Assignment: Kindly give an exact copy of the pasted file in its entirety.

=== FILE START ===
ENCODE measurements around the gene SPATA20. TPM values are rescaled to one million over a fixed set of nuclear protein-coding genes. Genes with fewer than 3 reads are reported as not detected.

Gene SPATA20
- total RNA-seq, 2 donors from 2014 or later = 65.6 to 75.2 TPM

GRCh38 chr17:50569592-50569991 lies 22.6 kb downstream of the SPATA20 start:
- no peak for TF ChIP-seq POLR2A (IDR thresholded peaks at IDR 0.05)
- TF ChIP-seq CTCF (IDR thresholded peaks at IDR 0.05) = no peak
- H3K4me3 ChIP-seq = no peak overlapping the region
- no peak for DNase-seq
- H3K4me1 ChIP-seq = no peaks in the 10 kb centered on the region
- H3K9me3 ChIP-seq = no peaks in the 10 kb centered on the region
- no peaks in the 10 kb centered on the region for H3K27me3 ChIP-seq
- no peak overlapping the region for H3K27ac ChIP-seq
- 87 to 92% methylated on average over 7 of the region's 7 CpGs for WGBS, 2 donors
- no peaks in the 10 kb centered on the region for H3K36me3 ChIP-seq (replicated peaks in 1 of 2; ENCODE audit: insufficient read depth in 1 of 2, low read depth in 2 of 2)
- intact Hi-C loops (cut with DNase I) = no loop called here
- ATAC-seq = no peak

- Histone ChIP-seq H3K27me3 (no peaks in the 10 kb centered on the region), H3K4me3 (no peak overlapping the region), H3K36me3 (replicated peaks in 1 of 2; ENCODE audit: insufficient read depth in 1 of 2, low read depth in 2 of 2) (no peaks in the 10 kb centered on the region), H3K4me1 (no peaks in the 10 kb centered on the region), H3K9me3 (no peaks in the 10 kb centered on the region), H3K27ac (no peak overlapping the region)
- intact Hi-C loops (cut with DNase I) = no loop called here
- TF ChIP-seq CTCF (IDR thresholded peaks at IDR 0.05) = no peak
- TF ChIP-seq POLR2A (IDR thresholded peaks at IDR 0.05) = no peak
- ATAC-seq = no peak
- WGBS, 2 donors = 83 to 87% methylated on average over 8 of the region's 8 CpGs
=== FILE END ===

ENCODE measurements around the gene SPATA20. TPM values are rescaled to one million over a fixed set of nuclear protein-coding genes. Genes with fewer than 3 reads are reported as not detected.

Gene SPATA20
- total RNA-seq, 2 donors from 2014 or later = 65.6 to 75.2 TPM

GRCh38 chr17:50569592-50569991 lies 22.6 kb downstream of the SPATA20 start:
- no peak for TF ChIP-seq POLR2A (IDR thresholded peaks at IDR 0.05)
- TF ChIP-seq CTCF (IDR thresholded peaks at IDR 0.05) = no peak
- H3K4me3 ChIP-seq = no peak overlapping the region
- no peak for DNase-seq
- H3K4me1 ChIP-seq = no peaks in the 10 kb centered on the region
- H3K9me3 ChIP-seq = no peaks in the 10 kb centered on the region
- no peaks in the 10 kb centered on the region for H3K27me3 ChIP-seq
- no peak overlapping the region for H3K27ac ChIP-seq
- 87 to 92% methylated on average over 7 of the region's 7 CpGs for WGBS, 2 donors
- no peaks in the 10 kb centered on the region for H3K36me3 ChIP-seq (replicated peaks in 1 of 2; ENCODE audit: insufficient read depth in 1 of 2, low read depth in 2 of 2)
- intact Hi-C loops (cut with DNase I) = no loop called here
- ATAC-seq = no peak

- Histone ChIP-seq H3K27me3 (no peaks in the 10 kb centered on the region), H3K4me3 (no peak overlapping the region), H3K36me3 (replicated peaks in 1 of 2; ENCODE audit: insufficient read depth in 1 of 2, low read depth in 2 of 2) (no peaks in the 10 kb centered on the region), H3K4me1 (no peaks in the 10 kb centered on the region), H3K9me3 (no peaks in the 10 kb centered on the region), H3K27ac (no peak overlapping the region)
- intact Hi-C loops (cut with DNase I) = no loop called here
- TF ChIP-seq CTCF (IDR thresholded peaks at IDR 0.05) = no peak
- TF ChIP-seq POLR2A (IDR thresholded peaks at IDR 0.05) = no peak
- ATAC-seq = no peak
- WGBS, 2 donors = 83 to 87% methylated on average over 8 of the region's 8 CpGs